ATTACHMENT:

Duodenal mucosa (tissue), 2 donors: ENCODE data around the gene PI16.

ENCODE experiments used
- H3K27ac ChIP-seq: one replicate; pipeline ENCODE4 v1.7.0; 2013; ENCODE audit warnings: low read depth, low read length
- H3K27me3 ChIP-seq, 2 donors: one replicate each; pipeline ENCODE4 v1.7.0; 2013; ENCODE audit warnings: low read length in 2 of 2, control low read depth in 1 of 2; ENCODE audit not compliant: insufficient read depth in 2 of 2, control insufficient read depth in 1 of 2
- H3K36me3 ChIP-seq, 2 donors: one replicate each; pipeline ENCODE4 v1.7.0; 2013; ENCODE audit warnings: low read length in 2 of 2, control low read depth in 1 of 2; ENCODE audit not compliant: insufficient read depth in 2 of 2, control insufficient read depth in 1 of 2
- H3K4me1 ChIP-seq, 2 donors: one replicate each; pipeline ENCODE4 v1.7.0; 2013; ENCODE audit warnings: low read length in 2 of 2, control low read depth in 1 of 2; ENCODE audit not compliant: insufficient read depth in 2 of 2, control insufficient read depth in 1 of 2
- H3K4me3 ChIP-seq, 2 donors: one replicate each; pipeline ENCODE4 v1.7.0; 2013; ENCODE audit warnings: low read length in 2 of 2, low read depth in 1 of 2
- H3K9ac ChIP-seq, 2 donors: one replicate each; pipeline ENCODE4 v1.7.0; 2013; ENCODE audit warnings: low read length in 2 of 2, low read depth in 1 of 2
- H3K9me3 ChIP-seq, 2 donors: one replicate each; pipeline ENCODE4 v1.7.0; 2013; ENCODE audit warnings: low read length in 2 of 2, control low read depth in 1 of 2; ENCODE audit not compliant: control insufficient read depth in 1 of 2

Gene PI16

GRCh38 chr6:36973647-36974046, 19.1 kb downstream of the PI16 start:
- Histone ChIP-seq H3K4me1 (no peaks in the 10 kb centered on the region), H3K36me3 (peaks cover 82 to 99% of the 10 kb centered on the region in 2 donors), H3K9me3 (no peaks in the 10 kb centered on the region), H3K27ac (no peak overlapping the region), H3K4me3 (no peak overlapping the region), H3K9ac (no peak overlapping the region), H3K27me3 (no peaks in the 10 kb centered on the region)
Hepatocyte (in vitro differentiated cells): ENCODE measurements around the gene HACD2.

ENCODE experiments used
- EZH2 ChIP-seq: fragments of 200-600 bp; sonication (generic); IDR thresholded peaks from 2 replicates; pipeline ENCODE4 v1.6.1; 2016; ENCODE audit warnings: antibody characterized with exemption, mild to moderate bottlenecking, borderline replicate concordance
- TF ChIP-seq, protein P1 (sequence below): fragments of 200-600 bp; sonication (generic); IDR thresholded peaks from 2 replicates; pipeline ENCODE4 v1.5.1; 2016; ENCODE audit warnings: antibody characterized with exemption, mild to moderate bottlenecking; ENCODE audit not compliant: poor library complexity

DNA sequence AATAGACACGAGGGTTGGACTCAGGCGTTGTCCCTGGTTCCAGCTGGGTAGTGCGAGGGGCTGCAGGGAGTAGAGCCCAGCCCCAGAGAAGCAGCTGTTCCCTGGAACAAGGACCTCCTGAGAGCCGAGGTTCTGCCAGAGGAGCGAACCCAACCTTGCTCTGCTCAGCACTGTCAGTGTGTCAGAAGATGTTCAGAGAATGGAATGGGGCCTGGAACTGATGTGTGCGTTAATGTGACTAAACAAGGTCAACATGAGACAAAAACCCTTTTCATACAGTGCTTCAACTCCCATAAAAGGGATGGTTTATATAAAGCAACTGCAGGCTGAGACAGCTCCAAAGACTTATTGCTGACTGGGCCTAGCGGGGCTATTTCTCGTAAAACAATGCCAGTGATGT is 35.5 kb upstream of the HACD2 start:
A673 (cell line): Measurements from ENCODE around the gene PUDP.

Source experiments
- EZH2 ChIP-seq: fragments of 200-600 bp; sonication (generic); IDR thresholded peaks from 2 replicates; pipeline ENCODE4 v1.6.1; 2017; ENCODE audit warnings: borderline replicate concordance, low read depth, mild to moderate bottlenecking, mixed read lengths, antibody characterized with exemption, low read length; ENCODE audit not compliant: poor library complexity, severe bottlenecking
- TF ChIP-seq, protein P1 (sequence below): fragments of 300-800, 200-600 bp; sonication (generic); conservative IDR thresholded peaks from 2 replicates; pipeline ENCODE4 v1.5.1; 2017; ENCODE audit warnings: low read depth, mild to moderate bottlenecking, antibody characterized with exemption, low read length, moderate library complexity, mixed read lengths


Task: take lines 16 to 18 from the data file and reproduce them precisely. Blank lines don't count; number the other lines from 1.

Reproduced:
- TF ChIP-seq, protein P1 (sequence below): fragments of 200-600 bp; sonication (generic); IDR thresholded peaks from 2 replicates; pipeline ENCODE4 v1.5.1; 2016; ENCODE audit warnings: antibody characterized with exemption, mild to moderate bottlenecking; ENCODE audit not compliant: poor library complexity

DNA sequence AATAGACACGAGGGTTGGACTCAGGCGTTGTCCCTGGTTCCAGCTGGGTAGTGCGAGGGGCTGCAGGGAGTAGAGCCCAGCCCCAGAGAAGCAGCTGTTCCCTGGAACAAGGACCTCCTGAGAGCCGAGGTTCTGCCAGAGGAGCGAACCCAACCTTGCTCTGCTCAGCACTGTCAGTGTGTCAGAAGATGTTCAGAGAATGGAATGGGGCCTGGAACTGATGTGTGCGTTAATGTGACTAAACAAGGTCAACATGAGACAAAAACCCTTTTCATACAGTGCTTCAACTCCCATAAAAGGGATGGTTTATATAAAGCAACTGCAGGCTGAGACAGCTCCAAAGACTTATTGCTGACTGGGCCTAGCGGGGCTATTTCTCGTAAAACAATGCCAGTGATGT is 35.5 kb upstream of the HACD2 start:
A673 (cell line): Measurements from ENCODE around the gene PUDP.